It's often claimed that tufa, an Italian borrowing inherited from Latin tōfus, is originally from Greek tóphos (τόφος).[2] Yet *tophos is apparently unattested and theorized on tophiōn[3] which leads us to a reminder that conscientious authors must give proper courtesy to their readers by meticulously placing asterisks before any conjectural constructs to make clear distinction between fact and theory. It's possible that the spelling variant tōphus, alongside the other form tōfus, was introduced into Latin through hypercorrection and folk etymology with an imagined Greek source.[4]

At this point it should be known that Etruscan tupi is attested in the Tarquinian Tomb of Orcus (TLE 89) in the phrase Tupi Sispeś next to an image of a man carrying a boulder. It's no stretch of the imagination to read it as 'Rock (Tupi) of Sisyphos (Sis(u)pe-ś)' because of its obvious connection to the Greek myth of a sinner who in death was sentenced by the gods to Tartarus (the lower underworld) and doomed to push a monumental boulder up a mountain forever. Sadly, despite all the academic accolades of co-authors Etruscanist Larissa Bonfante and British Museum Head of Italian Collections Judith Swaddling, all the two experts can cook up in their 2006 book Etruscan Myths is a less-than-accurate translation, 'the *crime (or punishment)* of Sisyphos'[5], which simply overlooks the above facts and which thereby frustratingly obscures a source for these Latin and Greek words whose origins are otherwise unknown.

As I've remarked before on my blog, Etruscan p consistently shows lenition to a bilabial fricative /ɸ/ whenever it neighbours the high rounded back vowel u. Surely this phonological quirk is from whence the fricative ef and the aspirate stop phi of the respective Latin and Greek reflexes owe their origins. So it looks like we have a simple solution here. Alas, much like Sisyphos, I suppose we linguistic-obsessed souls are doomed to eternally strive for the heights of etymology with a boulder of unknowns strapped to our back. Ah, but what a fun and glorious torment life's mysteries are!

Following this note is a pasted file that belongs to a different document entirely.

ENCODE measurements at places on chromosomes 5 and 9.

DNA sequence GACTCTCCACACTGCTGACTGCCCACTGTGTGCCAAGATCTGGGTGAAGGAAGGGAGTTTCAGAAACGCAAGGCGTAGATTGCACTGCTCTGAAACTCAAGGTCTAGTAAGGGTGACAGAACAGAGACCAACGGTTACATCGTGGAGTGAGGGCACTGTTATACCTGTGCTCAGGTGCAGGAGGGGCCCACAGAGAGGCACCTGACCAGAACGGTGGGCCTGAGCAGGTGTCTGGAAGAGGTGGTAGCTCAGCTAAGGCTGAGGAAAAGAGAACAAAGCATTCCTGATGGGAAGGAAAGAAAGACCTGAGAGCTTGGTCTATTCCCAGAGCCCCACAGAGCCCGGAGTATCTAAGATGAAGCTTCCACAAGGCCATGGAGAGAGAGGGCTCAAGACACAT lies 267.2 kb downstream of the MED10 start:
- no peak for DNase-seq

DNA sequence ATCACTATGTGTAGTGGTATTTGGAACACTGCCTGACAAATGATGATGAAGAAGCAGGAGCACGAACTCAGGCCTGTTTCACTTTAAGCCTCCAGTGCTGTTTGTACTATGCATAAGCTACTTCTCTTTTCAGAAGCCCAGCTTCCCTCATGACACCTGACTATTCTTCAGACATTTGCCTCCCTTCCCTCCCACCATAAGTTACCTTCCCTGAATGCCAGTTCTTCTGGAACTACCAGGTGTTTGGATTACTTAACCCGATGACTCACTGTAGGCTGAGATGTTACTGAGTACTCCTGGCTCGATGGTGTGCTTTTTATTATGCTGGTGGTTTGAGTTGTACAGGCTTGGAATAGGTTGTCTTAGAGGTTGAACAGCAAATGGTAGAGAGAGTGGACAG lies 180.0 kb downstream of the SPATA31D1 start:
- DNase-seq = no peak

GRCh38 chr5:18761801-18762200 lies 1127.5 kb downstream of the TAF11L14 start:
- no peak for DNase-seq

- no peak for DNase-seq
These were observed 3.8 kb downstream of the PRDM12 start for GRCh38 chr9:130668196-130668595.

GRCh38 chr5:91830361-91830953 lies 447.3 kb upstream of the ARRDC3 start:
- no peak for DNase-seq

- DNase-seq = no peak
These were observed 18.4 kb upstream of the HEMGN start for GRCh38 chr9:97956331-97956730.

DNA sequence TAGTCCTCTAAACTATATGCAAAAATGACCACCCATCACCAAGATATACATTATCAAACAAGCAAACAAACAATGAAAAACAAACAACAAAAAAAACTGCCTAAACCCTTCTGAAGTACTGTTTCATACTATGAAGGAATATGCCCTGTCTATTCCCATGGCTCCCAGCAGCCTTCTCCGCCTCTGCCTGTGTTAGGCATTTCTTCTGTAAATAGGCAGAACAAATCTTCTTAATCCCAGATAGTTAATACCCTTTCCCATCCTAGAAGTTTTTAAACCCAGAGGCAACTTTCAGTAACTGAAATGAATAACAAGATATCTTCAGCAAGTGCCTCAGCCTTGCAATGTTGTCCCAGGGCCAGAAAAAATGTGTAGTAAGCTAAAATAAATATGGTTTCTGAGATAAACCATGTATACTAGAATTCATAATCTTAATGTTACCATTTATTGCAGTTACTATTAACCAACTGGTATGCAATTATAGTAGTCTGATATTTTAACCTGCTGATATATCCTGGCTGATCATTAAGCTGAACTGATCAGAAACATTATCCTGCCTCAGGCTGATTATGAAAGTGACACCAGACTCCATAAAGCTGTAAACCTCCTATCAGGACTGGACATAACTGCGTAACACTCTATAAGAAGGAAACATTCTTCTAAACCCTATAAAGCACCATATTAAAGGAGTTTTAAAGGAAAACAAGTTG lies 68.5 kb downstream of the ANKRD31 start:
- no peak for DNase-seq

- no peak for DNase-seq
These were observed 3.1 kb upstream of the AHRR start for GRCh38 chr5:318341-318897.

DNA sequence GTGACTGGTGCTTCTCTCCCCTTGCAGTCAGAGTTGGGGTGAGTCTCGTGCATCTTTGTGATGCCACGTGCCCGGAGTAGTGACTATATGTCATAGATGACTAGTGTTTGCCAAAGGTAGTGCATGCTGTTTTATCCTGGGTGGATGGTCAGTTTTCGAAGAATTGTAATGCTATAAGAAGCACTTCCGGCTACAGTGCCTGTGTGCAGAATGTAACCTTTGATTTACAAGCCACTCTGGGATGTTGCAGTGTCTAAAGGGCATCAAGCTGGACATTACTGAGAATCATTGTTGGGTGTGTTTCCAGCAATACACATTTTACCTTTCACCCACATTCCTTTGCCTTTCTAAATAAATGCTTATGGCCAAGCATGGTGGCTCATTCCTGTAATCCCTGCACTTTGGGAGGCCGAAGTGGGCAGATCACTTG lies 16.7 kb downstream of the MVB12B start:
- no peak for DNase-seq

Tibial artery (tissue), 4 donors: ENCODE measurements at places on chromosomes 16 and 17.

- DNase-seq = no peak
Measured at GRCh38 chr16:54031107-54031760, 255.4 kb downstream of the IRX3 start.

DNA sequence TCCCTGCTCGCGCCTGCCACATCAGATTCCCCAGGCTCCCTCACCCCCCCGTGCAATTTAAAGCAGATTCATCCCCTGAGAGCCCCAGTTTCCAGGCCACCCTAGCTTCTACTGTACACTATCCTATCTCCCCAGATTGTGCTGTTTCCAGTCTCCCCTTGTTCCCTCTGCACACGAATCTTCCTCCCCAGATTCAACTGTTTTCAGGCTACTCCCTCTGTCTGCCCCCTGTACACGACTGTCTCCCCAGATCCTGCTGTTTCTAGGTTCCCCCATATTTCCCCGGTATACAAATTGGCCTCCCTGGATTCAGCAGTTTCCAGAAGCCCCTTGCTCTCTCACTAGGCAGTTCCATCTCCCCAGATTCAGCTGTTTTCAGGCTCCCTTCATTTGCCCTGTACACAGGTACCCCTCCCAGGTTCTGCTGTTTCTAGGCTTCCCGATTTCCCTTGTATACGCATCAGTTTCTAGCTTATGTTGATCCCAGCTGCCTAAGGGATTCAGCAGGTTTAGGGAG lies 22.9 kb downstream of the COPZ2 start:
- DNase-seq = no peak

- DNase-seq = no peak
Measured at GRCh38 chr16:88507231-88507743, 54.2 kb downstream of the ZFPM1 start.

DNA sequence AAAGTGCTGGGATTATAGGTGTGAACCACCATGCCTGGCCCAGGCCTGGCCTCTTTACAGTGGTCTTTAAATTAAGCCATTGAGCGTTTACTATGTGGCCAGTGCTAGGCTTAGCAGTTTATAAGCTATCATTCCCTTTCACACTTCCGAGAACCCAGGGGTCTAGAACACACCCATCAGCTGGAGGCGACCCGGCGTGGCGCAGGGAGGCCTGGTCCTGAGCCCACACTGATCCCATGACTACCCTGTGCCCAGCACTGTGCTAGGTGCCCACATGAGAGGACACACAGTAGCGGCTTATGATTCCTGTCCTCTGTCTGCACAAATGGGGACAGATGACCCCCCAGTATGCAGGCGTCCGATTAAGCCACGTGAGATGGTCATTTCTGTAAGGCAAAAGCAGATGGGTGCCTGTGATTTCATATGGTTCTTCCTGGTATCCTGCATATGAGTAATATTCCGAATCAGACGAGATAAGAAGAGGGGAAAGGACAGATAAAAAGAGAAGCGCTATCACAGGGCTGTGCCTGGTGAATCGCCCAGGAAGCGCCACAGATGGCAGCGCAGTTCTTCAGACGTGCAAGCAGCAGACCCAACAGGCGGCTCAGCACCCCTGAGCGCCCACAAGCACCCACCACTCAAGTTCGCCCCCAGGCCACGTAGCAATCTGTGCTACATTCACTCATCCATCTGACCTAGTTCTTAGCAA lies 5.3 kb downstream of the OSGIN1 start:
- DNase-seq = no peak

[1] Perseus Digital Library, excerpted from Liddell/Scott, A Greek-English Lexicon (1940), 9th edition: Greek tophiōn (τοφιών) (see link).
[2] Skinner, The origin of medical terms (1961), 2nd edition, p.406 (see link): "Latin - tophus or tofus, from the Greek τόφος, a loose, porous, kind of stone (Hebrew, toph)." Note that Skinner mistakes Hebrew toph (תֹּף) as 'stone' instead of 'tambourine, drum'. The English term toph stone is rather from French tuf, again of Latin origin like Italian tufo/tufa, as properly explained a hundred years earlier in Arthur, Treatise on Architecture, Including the Arts of Construction, Building, Stone-Masonry, Arch, Carpentry, Roof, Joinery, and Strength of Materials (1867), p.123 (see link); Haubrich, Medical meanings: a glossary of word origins (2002), 2nd edition, p.242 (see link): "tophus is a Latinized version of the Greek tophos, 'a porous volcanic stone'".